By definition, in order to stand out you need to do something that very few others are doing. But if you think that means engaging in something instantly, obviously extraordinary, like heroic adventures, extreme fitness regimes, or rigorous 4 AM productivity rituals, then a recent Medium post from writer Gary Wu might surprise you.
His suggestion to stand out from the crowd—read more.
Yup, that’s it. But how can picking up a book make you stand out? Don’t most striving professionals take the time to nourish their brains with the printed word? Some surprising statistics, rounded up by Wu, suggest that regular in-depth reading is actually probably much rarer than you’d guess.
“33% of U.S. high school graduates will supposedly never read a book after high school. That number is 42% for college graduates,” he reports, confessing that he too once let the busyness of adult life distract him from his earlier love of reading.
With almost half of us never reading a book after we finish our formal education, being a committed and regular reader is likely to help you stand out, but it’s not just logic that points to the benefits of finding the time to plow through plenty of books. Science has also found a host of benefits to the brain from regular reading besides the obvious advantage of a larger pool of knowledge to draw from. Books not only help you become more intelligent and creative, the truly great ones actually expand your empathy and help you understand people from all walks of life.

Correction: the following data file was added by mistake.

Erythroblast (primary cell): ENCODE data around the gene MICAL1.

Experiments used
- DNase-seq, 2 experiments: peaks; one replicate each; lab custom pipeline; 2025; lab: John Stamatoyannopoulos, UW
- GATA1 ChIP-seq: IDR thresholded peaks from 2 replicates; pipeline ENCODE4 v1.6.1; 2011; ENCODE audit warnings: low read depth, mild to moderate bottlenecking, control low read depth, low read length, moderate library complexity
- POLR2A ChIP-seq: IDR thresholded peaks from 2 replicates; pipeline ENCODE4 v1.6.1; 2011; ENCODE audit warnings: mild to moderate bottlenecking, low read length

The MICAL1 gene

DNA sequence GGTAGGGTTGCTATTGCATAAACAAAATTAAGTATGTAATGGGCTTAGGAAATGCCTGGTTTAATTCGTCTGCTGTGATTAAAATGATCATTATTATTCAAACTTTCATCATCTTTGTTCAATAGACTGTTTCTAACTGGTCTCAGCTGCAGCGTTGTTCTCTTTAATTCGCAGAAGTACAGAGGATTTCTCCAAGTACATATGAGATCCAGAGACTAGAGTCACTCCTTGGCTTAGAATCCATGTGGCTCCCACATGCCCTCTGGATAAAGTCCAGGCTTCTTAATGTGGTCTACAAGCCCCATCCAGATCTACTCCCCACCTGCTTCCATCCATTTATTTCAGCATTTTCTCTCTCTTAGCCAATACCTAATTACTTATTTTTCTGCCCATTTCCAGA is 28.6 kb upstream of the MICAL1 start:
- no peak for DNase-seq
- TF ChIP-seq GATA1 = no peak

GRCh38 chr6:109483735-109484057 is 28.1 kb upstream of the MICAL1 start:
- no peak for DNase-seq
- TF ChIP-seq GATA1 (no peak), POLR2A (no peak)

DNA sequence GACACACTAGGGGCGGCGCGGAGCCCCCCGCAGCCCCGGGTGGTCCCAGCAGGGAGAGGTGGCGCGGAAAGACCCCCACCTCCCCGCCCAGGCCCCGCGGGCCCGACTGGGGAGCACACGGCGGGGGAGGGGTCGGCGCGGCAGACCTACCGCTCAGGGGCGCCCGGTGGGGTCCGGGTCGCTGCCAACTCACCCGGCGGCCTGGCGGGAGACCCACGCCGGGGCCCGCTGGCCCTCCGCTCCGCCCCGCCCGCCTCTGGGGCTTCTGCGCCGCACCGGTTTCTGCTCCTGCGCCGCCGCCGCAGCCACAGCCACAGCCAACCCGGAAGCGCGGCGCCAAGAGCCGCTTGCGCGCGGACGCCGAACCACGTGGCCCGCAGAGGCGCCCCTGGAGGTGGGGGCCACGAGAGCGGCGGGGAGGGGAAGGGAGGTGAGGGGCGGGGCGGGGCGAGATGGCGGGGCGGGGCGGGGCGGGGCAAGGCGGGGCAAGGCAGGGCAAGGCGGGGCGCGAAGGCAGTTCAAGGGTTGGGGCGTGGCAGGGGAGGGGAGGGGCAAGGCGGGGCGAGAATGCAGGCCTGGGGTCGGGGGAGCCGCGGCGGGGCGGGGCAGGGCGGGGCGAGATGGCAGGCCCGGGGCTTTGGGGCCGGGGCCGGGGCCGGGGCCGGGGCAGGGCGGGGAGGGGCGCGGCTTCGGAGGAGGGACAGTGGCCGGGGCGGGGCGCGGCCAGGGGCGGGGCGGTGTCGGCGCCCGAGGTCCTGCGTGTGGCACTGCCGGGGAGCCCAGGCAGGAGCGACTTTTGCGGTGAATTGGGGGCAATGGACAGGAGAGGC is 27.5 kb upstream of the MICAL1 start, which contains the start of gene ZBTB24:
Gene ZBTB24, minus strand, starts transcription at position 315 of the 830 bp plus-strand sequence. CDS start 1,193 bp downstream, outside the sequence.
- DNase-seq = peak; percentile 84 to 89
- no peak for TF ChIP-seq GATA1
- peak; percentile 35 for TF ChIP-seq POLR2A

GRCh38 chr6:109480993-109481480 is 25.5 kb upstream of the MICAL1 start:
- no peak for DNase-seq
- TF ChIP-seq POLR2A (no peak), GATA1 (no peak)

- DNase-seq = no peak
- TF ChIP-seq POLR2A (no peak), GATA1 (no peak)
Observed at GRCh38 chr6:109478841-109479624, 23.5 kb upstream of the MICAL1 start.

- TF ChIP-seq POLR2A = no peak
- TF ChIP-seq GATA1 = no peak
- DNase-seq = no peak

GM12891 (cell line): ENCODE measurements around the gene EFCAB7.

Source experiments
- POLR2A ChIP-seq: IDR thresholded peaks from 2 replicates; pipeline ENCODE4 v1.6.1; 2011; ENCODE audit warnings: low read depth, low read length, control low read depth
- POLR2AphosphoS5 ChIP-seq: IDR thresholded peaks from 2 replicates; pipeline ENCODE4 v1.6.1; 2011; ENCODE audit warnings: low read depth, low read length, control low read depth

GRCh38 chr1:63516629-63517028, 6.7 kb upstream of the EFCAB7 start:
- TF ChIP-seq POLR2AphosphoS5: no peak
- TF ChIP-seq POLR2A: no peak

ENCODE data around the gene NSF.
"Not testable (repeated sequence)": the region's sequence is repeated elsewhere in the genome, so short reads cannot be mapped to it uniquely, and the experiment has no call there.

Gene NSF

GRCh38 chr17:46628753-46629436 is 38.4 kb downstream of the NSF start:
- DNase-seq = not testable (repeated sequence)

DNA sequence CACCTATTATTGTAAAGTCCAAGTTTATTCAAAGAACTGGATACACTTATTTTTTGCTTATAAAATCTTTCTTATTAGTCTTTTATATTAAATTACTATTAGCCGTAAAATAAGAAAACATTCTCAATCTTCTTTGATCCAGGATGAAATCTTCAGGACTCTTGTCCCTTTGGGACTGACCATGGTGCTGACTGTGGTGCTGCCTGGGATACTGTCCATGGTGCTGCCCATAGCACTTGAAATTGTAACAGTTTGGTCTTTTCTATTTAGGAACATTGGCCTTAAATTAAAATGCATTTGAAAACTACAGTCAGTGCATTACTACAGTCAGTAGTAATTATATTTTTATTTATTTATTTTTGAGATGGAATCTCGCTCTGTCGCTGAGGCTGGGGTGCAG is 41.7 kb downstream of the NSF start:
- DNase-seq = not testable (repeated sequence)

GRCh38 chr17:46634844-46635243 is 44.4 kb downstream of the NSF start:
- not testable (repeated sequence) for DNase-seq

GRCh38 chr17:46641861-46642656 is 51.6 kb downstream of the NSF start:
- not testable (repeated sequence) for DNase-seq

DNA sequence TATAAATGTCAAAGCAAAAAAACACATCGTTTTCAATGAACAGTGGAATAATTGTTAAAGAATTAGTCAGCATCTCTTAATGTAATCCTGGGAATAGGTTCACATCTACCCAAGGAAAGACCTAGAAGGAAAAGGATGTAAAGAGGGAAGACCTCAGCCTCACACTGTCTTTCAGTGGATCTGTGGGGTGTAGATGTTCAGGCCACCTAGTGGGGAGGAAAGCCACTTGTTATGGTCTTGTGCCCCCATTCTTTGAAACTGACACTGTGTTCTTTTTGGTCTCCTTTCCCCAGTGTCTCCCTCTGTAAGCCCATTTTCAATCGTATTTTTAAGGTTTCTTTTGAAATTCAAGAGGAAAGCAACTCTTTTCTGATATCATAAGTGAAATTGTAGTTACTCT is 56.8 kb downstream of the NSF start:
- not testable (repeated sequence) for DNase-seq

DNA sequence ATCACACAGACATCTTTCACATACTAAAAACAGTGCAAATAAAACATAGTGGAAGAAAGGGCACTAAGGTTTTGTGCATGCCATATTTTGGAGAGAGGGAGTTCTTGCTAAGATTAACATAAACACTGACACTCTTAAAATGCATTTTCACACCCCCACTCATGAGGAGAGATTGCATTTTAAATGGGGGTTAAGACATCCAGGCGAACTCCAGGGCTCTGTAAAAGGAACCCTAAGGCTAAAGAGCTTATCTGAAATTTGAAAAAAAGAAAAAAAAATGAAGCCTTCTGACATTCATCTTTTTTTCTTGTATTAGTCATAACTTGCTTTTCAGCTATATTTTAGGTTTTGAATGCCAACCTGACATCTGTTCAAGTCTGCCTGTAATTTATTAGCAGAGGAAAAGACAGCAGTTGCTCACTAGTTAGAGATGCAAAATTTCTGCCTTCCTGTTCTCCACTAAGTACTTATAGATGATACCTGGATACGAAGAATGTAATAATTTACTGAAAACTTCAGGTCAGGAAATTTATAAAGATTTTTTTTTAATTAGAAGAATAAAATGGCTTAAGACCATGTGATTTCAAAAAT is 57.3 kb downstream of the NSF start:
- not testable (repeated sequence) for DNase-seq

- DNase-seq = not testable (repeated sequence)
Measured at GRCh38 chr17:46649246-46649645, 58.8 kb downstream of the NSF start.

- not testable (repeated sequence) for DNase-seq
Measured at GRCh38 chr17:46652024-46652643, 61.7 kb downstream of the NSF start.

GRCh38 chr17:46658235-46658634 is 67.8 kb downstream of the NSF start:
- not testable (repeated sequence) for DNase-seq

Still looking for more reasons to find time to pick up more books? Wu also rounds up plenty of quotes from some of the most impressive figures in business and entrepreneurship extolling the virtues of regular reading. Here’s one example from Warren Buffett, who offered this advice when asked how to get smarter: “Read 500 pages like this every day. That’s how knowledge works. It builds up, like compound interest. All of you can do it, but I guarantee not many of you will.”
Reading more might not be the sexiest or most new-fangled life hack out there, but that doesn’t make it any less powerful. So stop making excuses and get yourself to a bookstore (or get yourself a library card), Wu urges. “There’s no real secret to reading more,” he says. “Adjust your priorities and make it a part of your daily routine, just as eating dinner or brushing your teeth is. Start small if you have to. Twenty pages a day amounts to 24 books a year.”
How much do you read—and should you read more?
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